When I began college I was a personal mess. To this day I can’t believe I made it through my first year. (I even actually “quit” for a week, but went back because I had nowhere else to go.) I was failing exams and courses left and right. I finally made my failures a matter of prayer and told the Lord Christ that, “if in the exam I was taking on the morrow, in Dr. Martin’s class, I failed that really would be the end.” I took the exam and the next week received the exam back. I think I had scored something like a “45%.” I thought to myself … “Well, Lord I guess that does it — I’m finished.” However, I thought I would check on Dr. Martin’s door to correlate the score to the grade and found out, that because Martin graded on a curve, and because the rest of the Freshman class was as stupid as I was that a “45%” was a “C.” I stuck with it and the rest is, as they say, History.
Dr. Martin was also my adviser through college and we became as much friends as a bumpkin and a genius can become. I’ll never forget that he went out of his way to attend the first sermon I ever preached. (Which must have been quite painful for him to sit through.) I also remember him attending a meal in my honor at my graduation w/ my family and friends. I also was privileged to be invited to his home to watch the Republicans in 1980 nominate Ronald Reagan for President. Reagan was a man for which Dr. Martin had great hopes.
Dr. Martin was always viewed with suspicion at his place of employment. In reflection I would say that that was one part envy and one part ideological conflict. The suspicion became so deep while I was there that one professor each from the Sociology and the Psychology departments actually enrolled to take classes from Dr. Martin because they just couldn’t believe what Martin students were bringing to and saying in the classes in sociology and psychology they were teaching. It was clear that Worldview conflict between departments at Marion College was intense. Dr. Martin seemed not to be phased by this as he understood and taught the whole Reformed idea of the antithesis, though he never called it “Reformed.”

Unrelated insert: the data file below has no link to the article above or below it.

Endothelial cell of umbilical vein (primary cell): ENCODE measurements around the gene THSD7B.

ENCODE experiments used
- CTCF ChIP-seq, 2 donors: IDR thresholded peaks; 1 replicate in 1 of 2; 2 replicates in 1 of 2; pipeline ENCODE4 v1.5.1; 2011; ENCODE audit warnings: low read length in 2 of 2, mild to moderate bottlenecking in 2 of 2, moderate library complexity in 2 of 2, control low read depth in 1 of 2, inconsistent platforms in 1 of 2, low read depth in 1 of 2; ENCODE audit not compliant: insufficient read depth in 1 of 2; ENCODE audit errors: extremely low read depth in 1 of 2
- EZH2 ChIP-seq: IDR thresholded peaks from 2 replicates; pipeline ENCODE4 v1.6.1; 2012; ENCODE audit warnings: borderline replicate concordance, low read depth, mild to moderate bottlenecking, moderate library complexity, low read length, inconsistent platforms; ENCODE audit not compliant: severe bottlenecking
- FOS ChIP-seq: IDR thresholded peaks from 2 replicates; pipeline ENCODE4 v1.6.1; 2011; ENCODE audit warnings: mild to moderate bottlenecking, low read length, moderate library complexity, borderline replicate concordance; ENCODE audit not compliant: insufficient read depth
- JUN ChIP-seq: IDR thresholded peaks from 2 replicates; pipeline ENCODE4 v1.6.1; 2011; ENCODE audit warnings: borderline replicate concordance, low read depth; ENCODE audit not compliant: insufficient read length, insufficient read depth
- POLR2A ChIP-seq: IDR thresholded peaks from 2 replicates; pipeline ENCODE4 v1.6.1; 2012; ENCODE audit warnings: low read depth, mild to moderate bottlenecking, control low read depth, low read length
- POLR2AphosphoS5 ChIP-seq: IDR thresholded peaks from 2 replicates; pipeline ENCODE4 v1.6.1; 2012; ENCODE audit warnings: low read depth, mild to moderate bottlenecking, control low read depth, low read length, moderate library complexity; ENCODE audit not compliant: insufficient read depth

Dr. Martin’s influence was so great at Marion College while I was there that when an attempt was made to start a “Young Democrats Club” nobody showed up to become a member. Largely because of Dr. Martin Marion College was a conservative (I would even say paleo-conservative) campus.
I left in 1982 and occasionally I would hear through the grapevine that Indiana Wesleyan University (the new name of my Marion College) was going liberal. When I attended Marion College there was always a professor here or there who was loopy that way, but on the whole the religion and theology department (one of my degrees was from this department as well) was as solid as Arminians can be in that regard. I mean, in hindsight their theology sucked, but they weren’t teaching the historical-critical method of hermeneutics or singing the praises of Bultmann or Tillich, or Barth. They were basically “come to Jesus” (revivalist) people in their theology and while the damage in such theology is bad enough it was nowhere near the muck and mire that is being taught at Indiana Wesleyan University now.
And this brings us back to Dr. Schenck. Somehow (and I honestly quite forget how) I learned that Schenck and the Religion department was running down Dr. Martin. Then as I interacted w/ Dr. Ken Schenck I leanred for myself the incredible public disrespect Schenck exhibited for Dr. Martin.
Now, I have many faults. Legion is their name. However, one of them isn’t a lack of loyalty. I owe a debt that I will never be able to repay to Dr. Glen Martin and I didn’t and don’t take to kindly to these fool Ph.D’s in the religion department at IWU running down the greatest teacher that University will probably ever know. Further then that this becomes a, “Who is on the King’s side,” kind of tale because in the attacks the religion department made on Martin while he was alive and now makes on him now that he is dead they are attacking, as far as I am concerned, King Jesus. Not because Dr. Martin = Jesus but because many of the positions that Martin took were just your basic Christianity 101.
The theology of these people isn’t merely your garden variety Arminianism (which would be bad enough) but rather IWU has gone over the edge w/ a Barthian-post-modernist strain in their thinking. Schenck himself has told me that there is no way that one can ever find an objective. For Schenck all there is, is particulars. There are no Universals. This descends into pure subjectivism in theology and in matters of truth. Schenck insists that he prefers to play “small ball” when it comes to these issues but if there are no Universals then how can he know what small ball is?
I will always … always have a soft spot in my heart for the Wesleyans. When I was a child and a young adult they were the love of Christ to me when I was living in a pretty messed up family life. It may seem a severe mercy with the slapping around of Dr. Ken Schenck that I am returning to them for all their past kindnesses but if I could write anything to shake these people up and get them to return to John Wesley Arminiansim as opposed to Ken Schenck post-modern Arminianism I would be ecstatic.
And besides, I’m not a guy with a lot of heroes in my life and the handful I have I am going to defend against the attacks of little men like Dr. Ken Schenck who look big in our even smaller culture and church.